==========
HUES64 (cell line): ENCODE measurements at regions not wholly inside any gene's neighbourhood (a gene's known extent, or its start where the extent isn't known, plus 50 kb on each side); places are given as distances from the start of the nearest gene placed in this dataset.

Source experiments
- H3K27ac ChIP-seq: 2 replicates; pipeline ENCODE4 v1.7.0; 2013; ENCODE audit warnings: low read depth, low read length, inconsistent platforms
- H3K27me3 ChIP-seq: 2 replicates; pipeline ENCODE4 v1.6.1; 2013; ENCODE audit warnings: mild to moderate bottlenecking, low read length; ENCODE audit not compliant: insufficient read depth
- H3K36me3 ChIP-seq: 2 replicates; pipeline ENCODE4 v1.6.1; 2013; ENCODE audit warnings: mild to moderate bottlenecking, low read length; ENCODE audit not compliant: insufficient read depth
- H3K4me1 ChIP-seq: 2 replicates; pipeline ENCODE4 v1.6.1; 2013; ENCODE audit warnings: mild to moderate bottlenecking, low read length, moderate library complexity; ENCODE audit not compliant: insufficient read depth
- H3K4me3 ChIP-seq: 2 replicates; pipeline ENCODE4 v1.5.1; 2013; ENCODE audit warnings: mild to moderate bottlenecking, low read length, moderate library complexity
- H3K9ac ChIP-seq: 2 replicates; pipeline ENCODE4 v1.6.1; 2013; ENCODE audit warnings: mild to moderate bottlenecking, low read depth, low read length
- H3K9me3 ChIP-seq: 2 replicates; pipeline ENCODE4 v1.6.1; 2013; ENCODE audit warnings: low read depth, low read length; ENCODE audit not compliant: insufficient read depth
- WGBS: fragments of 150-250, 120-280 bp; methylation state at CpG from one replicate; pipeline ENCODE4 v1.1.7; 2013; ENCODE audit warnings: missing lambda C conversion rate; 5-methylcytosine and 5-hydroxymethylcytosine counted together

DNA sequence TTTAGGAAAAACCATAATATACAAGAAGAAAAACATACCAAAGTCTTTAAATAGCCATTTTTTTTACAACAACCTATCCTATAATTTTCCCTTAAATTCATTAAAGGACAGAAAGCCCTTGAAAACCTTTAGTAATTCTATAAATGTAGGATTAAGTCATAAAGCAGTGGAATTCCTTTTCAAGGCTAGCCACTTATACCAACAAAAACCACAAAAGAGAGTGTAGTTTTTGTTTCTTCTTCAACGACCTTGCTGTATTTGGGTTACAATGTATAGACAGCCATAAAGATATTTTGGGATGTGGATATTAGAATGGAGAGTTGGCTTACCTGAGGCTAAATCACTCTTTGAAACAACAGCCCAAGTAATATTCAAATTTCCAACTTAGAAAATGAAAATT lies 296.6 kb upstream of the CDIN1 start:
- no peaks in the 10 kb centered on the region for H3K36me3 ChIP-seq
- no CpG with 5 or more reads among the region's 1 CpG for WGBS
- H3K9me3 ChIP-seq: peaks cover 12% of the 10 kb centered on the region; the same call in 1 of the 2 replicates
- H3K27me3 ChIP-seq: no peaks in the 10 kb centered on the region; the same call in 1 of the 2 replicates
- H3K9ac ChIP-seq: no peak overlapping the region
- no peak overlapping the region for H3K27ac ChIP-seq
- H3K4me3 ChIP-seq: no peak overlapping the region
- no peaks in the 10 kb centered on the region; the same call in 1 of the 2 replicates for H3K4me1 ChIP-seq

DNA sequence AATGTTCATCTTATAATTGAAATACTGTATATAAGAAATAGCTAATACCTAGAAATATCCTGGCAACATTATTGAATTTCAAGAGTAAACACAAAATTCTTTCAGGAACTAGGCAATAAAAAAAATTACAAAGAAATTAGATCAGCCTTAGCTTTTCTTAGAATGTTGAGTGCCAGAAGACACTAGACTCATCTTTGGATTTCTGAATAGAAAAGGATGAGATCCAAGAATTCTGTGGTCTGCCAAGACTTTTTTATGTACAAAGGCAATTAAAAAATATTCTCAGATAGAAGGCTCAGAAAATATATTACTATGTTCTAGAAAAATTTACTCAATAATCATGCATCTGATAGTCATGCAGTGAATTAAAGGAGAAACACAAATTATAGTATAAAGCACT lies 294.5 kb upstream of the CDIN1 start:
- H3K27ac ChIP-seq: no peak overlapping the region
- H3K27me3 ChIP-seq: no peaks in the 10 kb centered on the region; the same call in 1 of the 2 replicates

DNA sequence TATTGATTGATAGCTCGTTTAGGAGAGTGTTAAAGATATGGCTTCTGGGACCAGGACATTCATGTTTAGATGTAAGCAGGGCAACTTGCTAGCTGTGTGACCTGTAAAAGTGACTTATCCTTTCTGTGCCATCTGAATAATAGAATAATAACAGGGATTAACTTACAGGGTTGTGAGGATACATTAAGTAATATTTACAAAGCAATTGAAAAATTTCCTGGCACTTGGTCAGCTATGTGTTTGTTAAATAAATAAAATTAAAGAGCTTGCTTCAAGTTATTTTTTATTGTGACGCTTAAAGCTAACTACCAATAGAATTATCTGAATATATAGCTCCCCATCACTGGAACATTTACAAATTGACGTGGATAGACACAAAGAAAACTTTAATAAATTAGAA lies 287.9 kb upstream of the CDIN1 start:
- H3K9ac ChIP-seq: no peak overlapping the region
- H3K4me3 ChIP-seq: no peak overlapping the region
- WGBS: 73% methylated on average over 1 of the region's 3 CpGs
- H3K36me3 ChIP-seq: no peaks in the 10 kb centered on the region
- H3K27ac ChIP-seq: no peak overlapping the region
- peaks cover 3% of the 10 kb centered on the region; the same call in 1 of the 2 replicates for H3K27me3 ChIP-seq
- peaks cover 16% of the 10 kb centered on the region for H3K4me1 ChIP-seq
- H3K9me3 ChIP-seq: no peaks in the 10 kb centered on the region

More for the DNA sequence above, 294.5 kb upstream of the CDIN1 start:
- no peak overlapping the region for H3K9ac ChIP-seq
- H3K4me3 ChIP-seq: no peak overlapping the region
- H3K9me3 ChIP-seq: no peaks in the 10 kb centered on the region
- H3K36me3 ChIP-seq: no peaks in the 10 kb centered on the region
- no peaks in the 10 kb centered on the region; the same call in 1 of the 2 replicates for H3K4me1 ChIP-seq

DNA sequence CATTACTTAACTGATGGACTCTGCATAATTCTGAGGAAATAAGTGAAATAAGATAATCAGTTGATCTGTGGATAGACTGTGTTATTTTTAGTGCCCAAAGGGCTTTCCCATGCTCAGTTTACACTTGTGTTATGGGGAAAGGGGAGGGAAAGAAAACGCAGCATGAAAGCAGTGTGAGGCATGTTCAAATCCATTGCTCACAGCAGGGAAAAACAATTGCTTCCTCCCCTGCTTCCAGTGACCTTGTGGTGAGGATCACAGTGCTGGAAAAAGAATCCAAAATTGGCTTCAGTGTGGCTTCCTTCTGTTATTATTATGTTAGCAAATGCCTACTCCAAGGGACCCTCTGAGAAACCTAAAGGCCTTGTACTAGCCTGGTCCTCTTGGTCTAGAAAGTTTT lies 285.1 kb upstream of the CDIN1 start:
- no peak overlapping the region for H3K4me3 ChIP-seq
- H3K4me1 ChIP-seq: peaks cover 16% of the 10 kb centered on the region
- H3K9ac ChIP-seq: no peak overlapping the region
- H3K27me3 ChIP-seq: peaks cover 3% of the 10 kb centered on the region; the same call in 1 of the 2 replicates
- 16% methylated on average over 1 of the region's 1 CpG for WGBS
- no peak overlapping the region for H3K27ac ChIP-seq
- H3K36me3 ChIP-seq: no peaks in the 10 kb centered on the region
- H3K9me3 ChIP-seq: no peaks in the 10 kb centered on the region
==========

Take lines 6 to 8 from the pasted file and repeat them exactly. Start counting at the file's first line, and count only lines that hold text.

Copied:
- H3K4me1 ChIP-seq: 2 replicates; pipeline ENCODE4 v1.6.1; 2013; ENCODE audit warnings: mild to moderate bottlenecking, low read length, moderate library complexity; ENCODE audit not compliant: insufficient read depth
- H3K4me3 ChIP-seq: 2 replicates; pipeline ENCODE4 v1.5.1; 2013; ENCODE audit warnings: mild to moderate bottlenecking, low read length, moderate library complexity
- H3K9ac ChIP-seq: 2 replicates; pipeline ENCODE4 v1.6.1; 2013; ENCODE audit warnings: mild to moderate bottlenecking, low read depth, low read length